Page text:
Diagnostic and Statistical Manual of Mental Disorders (History).wmv

One book that every psychology major should
be acquainted with is what’s called the DSM or the Diagnostic and Statistical Manual of
Mental Disorders. We are currently using the book the DSM IV
TR which means the Diagnostic and Statistical Manual of Disorders. Since 1952, there have been several editions
of this particular manual. The first one DSM I and one we’re currently
using called the DSM IV TR or the DSM IV Textual Revision, is what the TR stands for. This is a very important book. It’s a book that deals with standardizing
all of the nomenclature that psychologists use so that when you’ve got a psychologist
in Chicago and a psychologist in San Diego, when they’re reading the term about a mental
disorder, they’ll know what it is and they’ll both have the same definition. The DSM actually started in about 1952 when
the APA decided that they wanted to start standardizing this nomenclature so everybody
would understand. The DSM I was 130 pages long listing 203 mental
disorders. It was an important tool for psychologists,
psychiatrists and any clinician to be able to use to make sure that they were all speaking
exactly the same language. So after the DSM I was published shortly after
World War II, then came the DSM II in 1968 and it was 134 pages long. It had listed 182 mental disorders. This was the famous edition where there were
a lot of protests by a gay lobby group and so the homosexual terminology was taken out
of this book and no longer was homosexuality considered to be a disorder. Then in 1980 came the DSM III and the DSM
III R. Again, each book gets a little bit longer. This one was 494 pages long and listed 265
diagnostic categories. Again, the whole purpose was to try to make
this terminology that’s used in Psychological diagnosis standard from one part of the country
to the other part of the country. It’s a very important tool for Psychologists
to be able to use, a manual such as this. Again, please notice how each addition gets
longer and longer. The DSM IV and the DSM IV TR, originally published
in 1994, 886 pages long, listing 297 disorders. The DSM 5 which is to be the next edition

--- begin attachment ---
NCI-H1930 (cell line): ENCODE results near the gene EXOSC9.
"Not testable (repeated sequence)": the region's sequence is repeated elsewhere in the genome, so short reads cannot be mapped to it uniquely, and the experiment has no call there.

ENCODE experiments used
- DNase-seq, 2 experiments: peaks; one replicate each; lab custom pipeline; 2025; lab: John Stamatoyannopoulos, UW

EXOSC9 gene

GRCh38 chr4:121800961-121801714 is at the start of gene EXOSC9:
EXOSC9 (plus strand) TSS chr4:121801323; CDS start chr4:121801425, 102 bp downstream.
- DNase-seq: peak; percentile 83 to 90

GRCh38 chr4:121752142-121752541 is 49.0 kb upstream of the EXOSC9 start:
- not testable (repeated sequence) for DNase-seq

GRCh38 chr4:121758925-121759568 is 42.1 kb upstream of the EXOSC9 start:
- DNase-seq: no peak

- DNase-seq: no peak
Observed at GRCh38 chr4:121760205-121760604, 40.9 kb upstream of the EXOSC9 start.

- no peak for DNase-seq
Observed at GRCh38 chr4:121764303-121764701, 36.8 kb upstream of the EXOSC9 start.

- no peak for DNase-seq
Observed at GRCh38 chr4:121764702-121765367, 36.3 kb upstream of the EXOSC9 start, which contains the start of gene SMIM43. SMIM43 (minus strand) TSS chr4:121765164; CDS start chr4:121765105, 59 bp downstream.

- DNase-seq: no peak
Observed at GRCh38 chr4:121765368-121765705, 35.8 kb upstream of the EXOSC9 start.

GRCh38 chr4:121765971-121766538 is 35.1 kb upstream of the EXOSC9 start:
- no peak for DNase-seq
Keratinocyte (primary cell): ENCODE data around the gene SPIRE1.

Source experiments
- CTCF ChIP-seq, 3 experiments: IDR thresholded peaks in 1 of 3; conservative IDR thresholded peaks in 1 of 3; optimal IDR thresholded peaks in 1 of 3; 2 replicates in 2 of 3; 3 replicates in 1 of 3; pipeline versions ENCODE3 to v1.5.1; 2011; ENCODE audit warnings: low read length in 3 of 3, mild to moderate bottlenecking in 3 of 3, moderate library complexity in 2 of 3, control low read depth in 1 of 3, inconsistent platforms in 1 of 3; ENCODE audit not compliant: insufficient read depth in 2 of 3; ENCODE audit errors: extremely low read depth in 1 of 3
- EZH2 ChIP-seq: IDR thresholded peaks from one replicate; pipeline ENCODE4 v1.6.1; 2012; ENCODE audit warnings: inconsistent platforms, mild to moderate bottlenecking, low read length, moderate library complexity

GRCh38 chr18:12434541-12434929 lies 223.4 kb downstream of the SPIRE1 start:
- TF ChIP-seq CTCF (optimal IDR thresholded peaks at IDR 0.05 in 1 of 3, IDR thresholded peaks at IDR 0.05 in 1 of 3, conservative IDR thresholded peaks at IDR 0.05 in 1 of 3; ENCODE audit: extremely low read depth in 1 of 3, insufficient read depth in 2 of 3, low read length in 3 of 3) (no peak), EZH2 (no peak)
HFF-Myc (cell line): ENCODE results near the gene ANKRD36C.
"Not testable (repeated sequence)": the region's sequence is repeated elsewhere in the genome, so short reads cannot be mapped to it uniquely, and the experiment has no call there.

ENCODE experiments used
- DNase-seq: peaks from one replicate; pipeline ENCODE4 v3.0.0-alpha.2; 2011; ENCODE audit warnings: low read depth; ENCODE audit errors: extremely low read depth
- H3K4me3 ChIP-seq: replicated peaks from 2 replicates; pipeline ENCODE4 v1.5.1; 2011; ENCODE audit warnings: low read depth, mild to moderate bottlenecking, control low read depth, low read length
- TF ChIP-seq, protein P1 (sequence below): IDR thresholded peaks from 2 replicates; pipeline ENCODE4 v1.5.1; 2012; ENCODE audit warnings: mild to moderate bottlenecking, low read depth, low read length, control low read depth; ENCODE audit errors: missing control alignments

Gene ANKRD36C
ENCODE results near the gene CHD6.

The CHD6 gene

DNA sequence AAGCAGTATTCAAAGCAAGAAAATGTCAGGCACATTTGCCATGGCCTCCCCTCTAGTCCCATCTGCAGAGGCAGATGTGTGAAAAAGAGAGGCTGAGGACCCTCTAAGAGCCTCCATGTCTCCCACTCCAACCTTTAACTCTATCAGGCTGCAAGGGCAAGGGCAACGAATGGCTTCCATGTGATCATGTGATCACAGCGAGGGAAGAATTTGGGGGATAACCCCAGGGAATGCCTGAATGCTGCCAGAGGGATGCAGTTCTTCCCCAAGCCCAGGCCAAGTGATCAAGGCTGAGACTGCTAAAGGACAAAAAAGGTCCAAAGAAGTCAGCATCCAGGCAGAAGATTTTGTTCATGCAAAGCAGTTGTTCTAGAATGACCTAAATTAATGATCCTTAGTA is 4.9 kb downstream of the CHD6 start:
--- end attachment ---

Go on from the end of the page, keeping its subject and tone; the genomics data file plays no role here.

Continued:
is scheduled for publication in 2013. It’s interesting to note that the American
Psychiatric Association no longer uses the term or the number in terms of a Roman numeral
but with the DSM 5 has changed that to the English number, number 5. One of the most outstanding characteristics
of the DSM is the Multi-Axial System. In the DSM IV there are 5 Axes. Just consider these axes like a chapter or
a sub-category describing different ways of looking at these disorders. Each Axis contains a different context for
these disorders, mental disorders, to be viewed from 5 different axes. Axis 1 describes the clinical symptoms that
cause significant impairment. Disorders are grouped into different categories,
including adjustment disorders, anxiety disorders and pervasive developmental disorders. Axis 2 in the DSM IV TR describes personality
disorders and mental retardation. It’s an important segment of the book that
focuses primarily on long-term problems that tend to affect negatively other areas of the
patient’s life. Such as self-care and interpersonal skills. Personality and mental retardation was Axis
2 and Axis 3, medical conditions. This is where the interphase occurs between
psychology and medical issues. These issues include medical conditions that
may influence or worsen disorders that are found in Axis 1 and 2. Such things as HIV/Aids or traumatic brain
injuries. Axis 4 describes psychosocial and environmental
problems. Any social or environmental problem that may
impact Axis 1 or 2, these disorders are accounted for in the Axis 4 assessment. Relocation, divorce, death, any kind of loss. Axis 5 is the global assessment of functioning
or called the GAF scale. This Axis allows clinicians to rate the clients
overall level of functioning. Based on this assessment, clinicians can better
understand how the other four Axis are affected by the patient’s lifestyle. Well the DSM IV TR is simply an effort to
standardize nomenclature of Psychiatry and to bring mental disorders out of the shadows
and to make sure that all of the these disorders are confined to one standard definition, the
DSM, the Diagnostic and Statistical Manual of Mental Disorders provides that standard. It’s kind of like a dictionary of psychological
diagnosis. If you’re a student in psychology, particularly
if you are a Psych major, you may want to make this book an addition to your library. The DSM IV TR.

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